Exercising while you are pregnant is an excellent way to keep your mind, body and baby healthy. Let’s take a look at how you should approach exercise during pregnancy.
Can You Really Exercise When Pregnant?
Yes! However, once you find out you are pregnant, you should speak to your doctor or gynaecologist before you commence any exercises or continue with your usual routines.
Your doctor will need to make sure that your exercises are of the right intensity and won’t place you or your baby at harm. He/she will then “approve” you for exercise and chat to you about what types of exercises you can do.
How Much Should You Exercise?
For the majority of women, exercising around 10-30 minutes per day is ideal and often recommended. If you haven’t been exercising regularly to date, you can start with 10-15 minute low intensity exercises and slowly work your way up to 30 minute routines.
In general, you should engage in exercise that is of a moderate level of intensity. Exercising regularly means you will be able to:
- Maintain your baby’s health and development
- Keep your energy levels up
- Reduce stress, exhaustion and fatigue
- Boost your mental and emotional wellbeing
- Prepare your body for labour and delivery
- Help your body recover after labour
- Control your weight, posture and other physical ailments (like aches, pains)
- Improve your sleep and reduce insomnia
Recent studies in the US have also shown that exercising before your baby is born can even help boost your child’s neurological development and maturity!
What Exercises Can You Do?
If you are in good health, you should be able to maintain your exercise routines after you fall pregnant. While your doctor will advise what exercises will be suitable for your specific situation, common pregnancy exercises can include:
- Walking or light jogging
- Swimming or other aqua activities (e.g. aqua-aerobics)
- Pelvic floor exercises – great for strengthening those pelvic muscles!
- Yoga, pilates and other stretching exercises (find a class for pregnant women and/or make sure your instructor is experienced in teaching pregnant women)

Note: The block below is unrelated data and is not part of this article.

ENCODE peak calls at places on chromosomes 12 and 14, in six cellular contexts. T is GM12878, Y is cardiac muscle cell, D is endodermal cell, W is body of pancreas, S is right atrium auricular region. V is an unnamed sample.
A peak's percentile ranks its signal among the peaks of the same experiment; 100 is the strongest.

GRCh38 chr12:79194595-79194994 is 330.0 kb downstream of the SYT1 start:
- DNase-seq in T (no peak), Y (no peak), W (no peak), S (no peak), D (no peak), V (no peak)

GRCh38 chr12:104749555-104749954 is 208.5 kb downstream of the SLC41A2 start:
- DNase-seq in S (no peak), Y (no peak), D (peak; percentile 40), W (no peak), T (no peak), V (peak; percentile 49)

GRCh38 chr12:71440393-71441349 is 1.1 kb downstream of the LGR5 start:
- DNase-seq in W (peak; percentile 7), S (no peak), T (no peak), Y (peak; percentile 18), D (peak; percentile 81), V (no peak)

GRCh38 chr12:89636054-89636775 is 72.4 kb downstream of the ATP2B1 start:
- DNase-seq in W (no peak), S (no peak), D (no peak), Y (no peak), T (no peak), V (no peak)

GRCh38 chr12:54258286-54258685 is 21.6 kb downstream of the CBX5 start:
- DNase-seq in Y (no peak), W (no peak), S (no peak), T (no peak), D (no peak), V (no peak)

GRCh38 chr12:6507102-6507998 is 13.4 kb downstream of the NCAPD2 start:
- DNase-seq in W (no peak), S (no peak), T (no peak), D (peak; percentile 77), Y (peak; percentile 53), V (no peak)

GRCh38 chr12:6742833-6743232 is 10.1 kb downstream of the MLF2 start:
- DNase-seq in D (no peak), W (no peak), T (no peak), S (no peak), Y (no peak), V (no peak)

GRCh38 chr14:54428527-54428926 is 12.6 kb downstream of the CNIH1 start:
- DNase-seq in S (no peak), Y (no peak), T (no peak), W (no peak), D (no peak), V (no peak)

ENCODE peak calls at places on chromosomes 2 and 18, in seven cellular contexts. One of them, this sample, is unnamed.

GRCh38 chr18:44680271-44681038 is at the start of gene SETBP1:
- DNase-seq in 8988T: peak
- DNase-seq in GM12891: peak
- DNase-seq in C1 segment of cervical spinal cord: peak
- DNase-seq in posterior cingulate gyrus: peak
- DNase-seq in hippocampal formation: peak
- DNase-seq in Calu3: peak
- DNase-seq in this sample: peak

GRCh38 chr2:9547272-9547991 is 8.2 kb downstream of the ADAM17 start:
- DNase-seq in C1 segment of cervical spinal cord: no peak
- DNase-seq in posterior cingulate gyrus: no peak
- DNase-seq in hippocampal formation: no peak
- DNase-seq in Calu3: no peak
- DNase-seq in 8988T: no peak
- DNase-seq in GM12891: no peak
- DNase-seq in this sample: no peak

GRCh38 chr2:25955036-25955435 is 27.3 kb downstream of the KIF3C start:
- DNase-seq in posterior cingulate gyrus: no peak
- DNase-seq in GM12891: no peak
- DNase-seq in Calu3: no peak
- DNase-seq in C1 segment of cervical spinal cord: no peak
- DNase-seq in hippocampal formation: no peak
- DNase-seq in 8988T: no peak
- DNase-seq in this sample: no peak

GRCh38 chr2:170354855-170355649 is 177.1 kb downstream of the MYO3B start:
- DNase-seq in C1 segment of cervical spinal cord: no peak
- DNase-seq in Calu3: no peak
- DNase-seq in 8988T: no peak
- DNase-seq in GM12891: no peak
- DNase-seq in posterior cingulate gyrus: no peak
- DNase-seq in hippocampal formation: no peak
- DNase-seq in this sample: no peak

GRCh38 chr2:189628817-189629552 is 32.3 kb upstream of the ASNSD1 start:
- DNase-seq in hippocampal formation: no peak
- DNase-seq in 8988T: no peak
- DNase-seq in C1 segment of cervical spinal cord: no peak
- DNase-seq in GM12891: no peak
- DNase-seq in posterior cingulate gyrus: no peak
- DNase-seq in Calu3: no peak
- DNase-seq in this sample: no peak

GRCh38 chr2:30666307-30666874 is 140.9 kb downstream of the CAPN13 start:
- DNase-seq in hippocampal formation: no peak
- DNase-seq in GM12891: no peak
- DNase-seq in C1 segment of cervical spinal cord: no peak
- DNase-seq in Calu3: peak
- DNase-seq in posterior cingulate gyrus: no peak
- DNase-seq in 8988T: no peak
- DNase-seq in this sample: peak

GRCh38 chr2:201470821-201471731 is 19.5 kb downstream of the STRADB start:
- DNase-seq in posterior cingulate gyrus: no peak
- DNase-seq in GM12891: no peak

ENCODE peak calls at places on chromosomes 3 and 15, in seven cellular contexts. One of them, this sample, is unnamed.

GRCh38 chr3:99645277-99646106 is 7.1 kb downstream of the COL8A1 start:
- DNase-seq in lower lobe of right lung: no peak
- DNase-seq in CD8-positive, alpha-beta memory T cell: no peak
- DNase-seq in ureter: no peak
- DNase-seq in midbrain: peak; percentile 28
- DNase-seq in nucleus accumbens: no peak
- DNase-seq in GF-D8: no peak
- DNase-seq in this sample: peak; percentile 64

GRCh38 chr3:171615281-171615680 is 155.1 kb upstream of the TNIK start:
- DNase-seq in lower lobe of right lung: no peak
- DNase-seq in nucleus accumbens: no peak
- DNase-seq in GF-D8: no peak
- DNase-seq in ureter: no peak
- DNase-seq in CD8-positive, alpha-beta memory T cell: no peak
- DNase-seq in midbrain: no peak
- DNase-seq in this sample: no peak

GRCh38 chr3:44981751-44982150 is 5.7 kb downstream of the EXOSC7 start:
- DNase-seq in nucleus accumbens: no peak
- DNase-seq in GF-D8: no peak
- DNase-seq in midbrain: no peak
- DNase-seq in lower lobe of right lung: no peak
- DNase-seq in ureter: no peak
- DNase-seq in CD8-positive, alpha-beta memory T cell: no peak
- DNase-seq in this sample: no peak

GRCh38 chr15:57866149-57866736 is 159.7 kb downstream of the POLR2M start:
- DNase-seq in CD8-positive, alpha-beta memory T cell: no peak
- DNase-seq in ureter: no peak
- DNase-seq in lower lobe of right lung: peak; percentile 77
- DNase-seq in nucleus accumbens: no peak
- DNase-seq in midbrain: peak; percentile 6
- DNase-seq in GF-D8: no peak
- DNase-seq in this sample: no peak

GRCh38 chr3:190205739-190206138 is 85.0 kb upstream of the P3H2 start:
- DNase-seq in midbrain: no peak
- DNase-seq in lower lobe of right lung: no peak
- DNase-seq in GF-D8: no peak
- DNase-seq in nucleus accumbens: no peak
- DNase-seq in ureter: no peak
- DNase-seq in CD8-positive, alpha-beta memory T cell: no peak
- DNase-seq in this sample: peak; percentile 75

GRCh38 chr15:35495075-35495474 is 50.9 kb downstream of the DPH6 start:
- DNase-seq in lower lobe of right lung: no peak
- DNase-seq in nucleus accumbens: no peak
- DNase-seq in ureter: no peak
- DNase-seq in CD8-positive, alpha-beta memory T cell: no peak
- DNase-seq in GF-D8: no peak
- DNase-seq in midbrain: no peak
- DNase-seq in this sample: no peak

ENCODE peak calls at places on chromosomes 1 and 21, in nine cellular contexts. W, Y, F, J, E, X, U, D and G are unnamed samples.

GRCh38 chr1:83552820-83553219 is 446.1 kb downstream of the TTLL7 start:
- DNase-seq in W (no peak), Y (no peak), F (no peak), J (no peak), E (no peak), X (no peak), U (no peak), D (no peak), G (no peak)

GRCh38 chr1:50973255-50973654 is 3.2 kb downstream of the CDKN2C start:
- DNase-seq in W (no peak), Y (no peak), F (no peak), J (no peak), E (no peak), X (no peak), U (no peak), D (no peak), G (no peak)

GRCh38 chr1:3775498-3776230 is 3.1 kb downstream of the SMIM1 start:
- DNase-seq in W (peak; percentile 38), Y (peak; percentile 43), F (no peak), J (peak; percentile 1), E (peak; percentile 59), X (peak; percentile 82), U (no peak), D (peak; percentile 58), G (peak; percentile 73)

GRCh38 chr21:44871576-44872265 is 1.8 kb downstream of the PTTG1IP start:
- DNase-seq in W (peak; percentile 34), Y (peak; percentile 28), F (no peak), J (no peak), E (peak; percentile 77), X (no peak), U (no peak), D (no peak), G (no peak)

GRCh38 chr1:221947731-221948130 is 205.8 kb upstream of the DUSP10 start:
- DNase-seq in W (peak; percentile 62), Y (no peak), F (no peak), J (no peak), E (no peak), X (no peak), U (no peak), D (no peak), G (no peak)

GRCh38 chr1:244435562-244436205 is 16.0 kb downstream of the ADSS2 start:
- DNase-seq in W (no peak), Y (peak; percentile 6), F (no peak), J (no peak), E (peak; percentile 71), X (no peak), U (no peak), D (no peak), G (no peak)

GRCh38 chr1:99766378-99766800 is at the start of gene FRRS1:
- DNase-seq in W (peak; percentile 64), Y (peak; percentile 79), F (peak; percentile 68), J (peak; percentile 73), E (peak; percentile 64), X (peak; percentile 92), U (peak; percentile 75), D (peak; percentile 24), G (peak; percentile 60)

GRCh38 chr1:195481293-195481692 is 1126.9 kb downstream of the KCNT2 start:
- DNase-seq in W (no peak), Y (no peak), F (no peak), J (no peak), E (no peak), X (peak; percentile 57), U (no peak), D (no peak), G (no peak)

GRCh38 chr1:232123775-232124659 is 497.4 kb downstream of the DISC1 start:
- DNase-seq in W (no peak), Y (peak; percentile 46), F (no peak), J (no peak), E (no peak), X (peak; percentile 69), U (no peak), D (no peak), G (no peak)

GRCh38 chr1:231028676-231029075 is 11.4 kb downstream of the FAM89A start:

- Light aerobic exercises (e.g. dancing, step class)
Generally speaking, pregnant women should avoid participating in contact sports, competitive sports or overly intense exercises. Remember, always chat to your doctor about your individual exercise routines.
What Do I Need To Be Wary Of While Exercising?
- Don’t exercise if you are feeling ill, unwell or feverish; some women also avoid exercise if they are suffering from morning sickness or nausea
- Don’t push your body too hard; raising your heart level too high, heavy sweating and exhaustion can all be unhealthy for your pregnancy and baby
- Avoid exercises that are too strenuous or that involve lifting anything too heavy
- If you injure yourself or become unwell while exercising, stop immediately and speak to your doctor before you continue with your routines; some things to watch out for include headaches, dizziness, fatigue, physical pain, shortness of breath, vaginal bleeding or contractions
Tips for Staying Well During Exercise
- Drink lots of water whenever you exercise! It’s important to stay hydrated
- Keep your energy up by staying nourished and eating the right foods
- Warm up and cool down accordingly each session; don’t jump straight into a routine before your body is ready
- After the first trimester, avoid exercises that involve lying flat on your back, as this can reduce the blood flow to both you and your baby
Dr Matthew Wilson is an experienced gynaecologist operating at Norwest Private Hospital. To learn more, visit www.drmatthewwilson.com.au or book a consultation today.